Imagine a fully synergistic organization, where silos are broken by common customer-centric objectives, a transparent flow of information and openly shared context.
- Digitization necessitates a new breed of manufacturing leaders and employees
- To tackle this challenge, companies should slide towards an Adhocracy culture
- Adhocracy is, by definition, customer-centric, results-driven and innovative
- Cultural change trickles down, as each plant’s leadership leads by example
- For maximum effect, an orchestrated cultural transformation strategy is necessary
As the digitization of experience progresses inside and out of the workplace manufacturing companies face a monumental challenge: Establishing a culture that breeds a generation of lateral thinking leaders and workforce. The danger is twofold: First, high-performance today requires an entirely different skill set than the pre-Industry 4.0 era, which makes current leadership development methods insufficient. Second, for many executives, neglecting the development of human capital in favor of chasing the latest technological investment is tempting.
On the factory level, things get even more complicated. The need to take risks, innovate, and experiment has never been higher, but, at the same time, there is much greater transparency, which makes the cost of failure heavier to bear. Even though there’s a general top-down push towards out-of-the-box thinking and less rigid decision-making, most employees lack the skills required to manage the extra responsibility. Crucially, employees lack a suitable environment and culture to develop these skills in the first place.
To tackle this problem, manufacturing companies need to reconceptualize the way they approach their organizational culture, and embrace the concept of “Adhocracy”. Adhocracy, a term coined by American futurist Alvin Toffler, is an organizational structure specifically designed to accommodate a world of constant change. On an organizational culture level, Adhocracy is the antithesis of bureaucracy, and everything inflexible, old and sterile. It is the type of culture that nurtures intuition, decisiveness, and speed and welcomes diversity, innovation, and calculated risk.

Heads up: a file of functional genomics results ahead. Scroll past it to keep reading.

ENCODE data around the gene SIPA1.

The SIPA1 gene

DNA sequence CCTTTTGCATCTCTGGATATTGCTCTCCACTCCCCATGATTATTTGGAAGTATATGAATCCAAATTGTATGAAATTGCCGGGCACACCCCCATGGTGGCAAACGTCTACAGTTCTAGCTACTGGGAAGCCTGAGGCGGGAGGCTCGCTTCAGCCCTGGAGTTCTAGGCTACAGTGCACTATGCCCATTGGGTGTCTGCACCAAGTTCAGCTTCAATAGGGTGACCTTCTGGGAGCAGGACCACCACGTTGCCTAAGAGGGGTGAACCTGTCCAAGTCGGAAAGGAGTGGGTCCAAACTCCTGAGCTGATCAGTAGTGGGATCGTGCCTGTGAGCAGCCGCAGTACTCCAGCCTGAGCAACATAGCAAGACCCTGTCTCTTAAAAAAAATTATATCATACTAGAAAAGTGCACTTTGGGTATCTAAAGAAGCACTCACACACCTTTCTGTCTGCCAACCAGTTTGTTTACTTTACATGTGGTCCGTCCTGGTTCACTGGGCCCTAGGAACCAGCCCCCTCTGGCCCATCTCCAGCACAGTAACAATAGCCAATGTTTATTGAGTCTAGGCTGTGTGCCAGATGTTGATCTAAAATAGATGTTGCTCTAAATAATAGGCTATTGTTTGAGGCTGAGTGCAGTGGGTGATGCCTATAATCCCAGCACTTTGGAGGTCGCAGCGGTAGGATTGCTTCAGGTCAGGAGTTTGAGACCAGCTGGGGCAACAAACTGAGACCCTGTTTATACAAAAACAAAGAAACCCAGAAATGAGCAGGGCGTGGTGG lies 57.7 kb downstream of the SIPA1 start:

The purpose of this article is to articulate the need for Adhocracy clearly – and give readers a straightforward guide they can leverage to drive change into their organizations.
Adhocracy Culture: Solve the problem; get the customer
Nowadays, business is not-as-usual. Whereas in the past the primary objective was to capture as much market share as possible, the primary objective has now shifted to creating more market. In other words: Innovation. There are three major reasons that explain this business shift towards innovation:
The factors above necessitate an agile workforce, that’s capable of managing uncertainty and fast-changing priorities effectively. To create this workforce, a dynamic, ad hoc approach to organizational culture is required. An Adhocracy culture, by definition, nurtures an environment where decisive and intuitive actions are encouraged and rewarded: Agile and fluid teams form rapidly to face urgent problems and challenges that conventional processes have failed to solve.
Whereas in a traditional system, the organization is organized around its set of rules, routines and business ethics, in an Adhocracy culture everything revolves around identifying and capitalizing on available opportunities. Externally-driven and results-oriented by definition, Adhocracy is characterized by a sense of urgency, a desire for continuous improvement, testing, and experimentation.
For most manufacturing companies, the value of establishing a culture of Adhocracy is clear: Greater responsiveness to customer and market demands, an empowered and more agile workforce, and the ideal environment to spark margin improving ideas. Consequently, the problem is not whether an Adhocracy culture is worth it. The real problem is how to get there when, up until now, factories have always been structured to be risk-averse, down to their core.